bangaloREsident@Srishti School of Art, Design and Technology
Henrik Schrat was born in 1968. He studied Stage Design and Painting in Dresden, and has a Masters in Fine Art Media at the Slace School of Fine Art, London (2002). From 2011 – 2016 he completed a doctoral thesis at the Essex Business School on the subject of visual narration within organisations. Economy as a subject and its interplay with culture is an issue Schrat has been and is concerned about. He has shown his work internationally since 1995.
Schrat works with different forms of visual narration. He likes to revert to traditional techniques like wood inlay (maqueterie), silhouette drawings or hanging scrolls. These techniques with their cultural preconditions are interpreted contemporarily. Thus come narrative graphics, different types of illustration and large scale murals into being.
Schrat's projects are resarch driven. Social, political and especially economic relations are the backbone of his projects. They are clothed in metaphorical, narrative surfaces, drawing on popular stories and folk tales. This can range from fairy tales to the Starship Enterprise up until Harry Potter. And are entertaining, humoresque, and overflowing with narrative complexity. Hieronymus Bosch was surely an ancestor.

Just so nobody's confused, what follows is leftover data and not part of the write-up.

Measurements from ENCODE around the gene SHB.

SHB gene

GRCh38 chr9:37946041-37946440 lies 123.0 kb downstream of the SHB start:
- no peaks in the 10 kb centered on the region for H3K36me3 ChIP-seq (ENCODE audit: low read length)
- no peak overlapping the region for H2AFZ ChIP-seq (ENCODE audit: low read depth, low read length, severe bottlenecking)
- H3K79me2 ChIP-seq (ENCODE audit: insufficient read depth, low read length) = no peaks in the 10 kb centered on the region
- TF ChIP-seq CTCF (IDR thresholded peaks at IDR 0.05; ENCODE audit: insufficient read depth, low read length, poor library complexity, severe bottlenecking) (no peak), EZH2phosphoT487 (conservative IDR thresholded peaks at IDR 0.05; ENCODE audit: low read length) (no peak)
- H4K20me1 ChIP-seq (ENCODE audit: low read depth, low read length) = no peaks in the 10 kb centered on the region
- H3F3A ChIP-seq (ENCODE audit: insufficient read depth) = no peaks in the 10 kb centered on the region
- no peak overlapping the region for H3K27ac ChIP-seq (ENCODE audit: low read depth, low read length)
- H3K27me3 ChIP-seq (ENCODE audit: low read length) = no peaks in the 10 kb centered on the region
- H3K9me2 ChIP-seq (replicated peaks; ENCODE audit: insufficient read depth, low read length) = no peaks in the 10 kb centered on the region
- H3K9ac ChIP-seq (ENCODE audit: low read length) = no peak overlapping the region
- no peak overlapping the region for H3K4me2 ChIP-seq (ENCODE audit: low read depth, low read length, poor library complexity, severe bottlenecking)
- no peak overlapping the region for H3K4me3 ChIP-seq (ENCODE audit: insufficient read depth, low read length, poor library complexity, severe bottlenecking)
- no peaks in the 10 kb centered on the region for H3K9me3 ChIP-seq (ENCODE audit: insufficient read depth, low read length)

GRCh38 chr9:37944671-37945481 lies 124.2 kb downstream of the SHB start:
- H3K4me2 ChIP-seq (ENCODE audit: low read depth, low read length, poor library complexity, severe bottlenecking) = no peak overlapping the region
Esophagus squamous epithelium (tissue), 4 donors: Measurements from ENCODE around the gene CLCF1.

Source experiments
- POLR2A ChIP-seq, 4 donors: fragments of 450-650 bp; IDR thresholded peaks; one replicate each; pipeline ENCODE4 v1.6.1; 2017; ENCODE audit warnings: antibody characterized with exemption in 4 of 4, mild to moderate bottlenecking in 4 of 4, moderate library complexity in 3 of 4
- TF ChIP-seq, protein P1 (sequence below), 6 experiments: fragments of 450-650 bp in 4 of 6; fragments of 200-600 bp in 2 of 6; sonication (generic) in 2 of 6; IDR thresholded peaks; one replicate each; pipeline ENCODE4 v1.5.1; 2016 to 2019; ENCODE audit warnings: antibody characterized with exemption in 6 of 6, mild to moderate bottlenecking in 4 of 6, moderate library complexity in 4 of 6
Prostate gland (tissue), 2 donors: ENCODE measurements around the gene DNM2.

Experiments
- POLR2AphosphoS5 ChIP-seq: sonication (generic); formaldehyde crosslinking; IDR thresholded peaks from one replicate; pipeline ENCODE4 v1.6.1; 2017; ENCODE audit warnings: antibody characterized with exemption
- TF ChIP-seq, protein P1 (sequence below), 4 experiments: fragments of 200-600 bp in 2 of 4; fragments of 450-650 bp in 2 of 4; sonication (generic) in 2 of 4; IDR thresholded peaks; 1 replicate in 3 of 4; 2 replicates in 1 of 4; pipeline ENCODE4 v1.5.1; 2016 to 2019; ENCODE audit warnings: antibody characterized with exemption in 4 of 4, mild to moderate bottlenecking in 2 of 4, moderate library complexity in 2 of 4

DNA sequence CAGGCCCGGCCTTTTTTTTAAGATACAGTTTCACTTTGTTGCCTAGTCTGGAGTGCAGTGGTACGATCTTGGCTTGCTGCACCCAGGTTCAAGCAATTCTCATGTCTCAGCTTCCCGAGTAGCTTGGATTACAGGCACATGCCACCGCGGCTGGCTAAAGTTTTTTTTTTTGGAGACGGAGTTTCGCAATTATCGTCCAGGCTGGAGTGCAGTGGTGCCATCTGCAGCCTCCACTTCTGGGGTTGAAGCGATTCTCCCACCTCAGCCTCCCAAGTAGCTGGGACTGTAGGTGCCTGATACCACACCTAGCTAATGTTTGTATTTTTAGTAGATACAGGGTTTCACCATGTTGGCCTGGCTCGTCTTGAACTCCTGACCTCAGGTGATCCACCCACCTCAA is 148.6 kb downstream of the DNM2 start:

Central publications in his work are: A comic strip about the stock exchange, based on 40 interviews: The Appearance of Phantasie (2000); MyGeld (myMoney) based on a Radioshow about economy with Stefan Heidenreich in 2004; the One-Day-Comic series, and a Graphic Novel based on texts by American artist Dan Graham called Wild Things are Going to Happen, both for Eastside Projects, Birmingham. In 2012, three fairytales of the early 19th century by Sophie Tieck were illustrated for the German publisher Suhrkamp, (Belinde). In 2016, Bergenroth was published, a cooperation with historian Ursula Naumann about a 19th century social utopist (courtesy ACC Galerie/Museum Zittau).
Besides classic gallery pieces, a substantial part of his works are large scale murals. For instance at Forum Ludwig/Aachen Germany (2005/06), in Eat the Food, (MOCCA, Toronto) 2007, at Golden Eagle Art Center, Nanjing, 2013 or at Künstlerhaus Bethanien, Berlin, 2014. Milk and Honey, a mural for a dining hall of the German Parliament, playing on the European fairytale of Cockaigne (courtesy siebenhaar art projects) occupies an interesting position among the murals.
Schrat's project for Bangalore relates to his work with wood inlay objects. A technique, which could be called subversive nowadays: it is executed in wood, and utterly slow. Every copy calls for the same amount of work. The clash of traditional craft and high-tech is especially strong in Bangalore. Schrat is eager to look at the tension between technology on the one hand and human condition on the other: bodily dimension, tactile qualities, spatial surroundings and distances.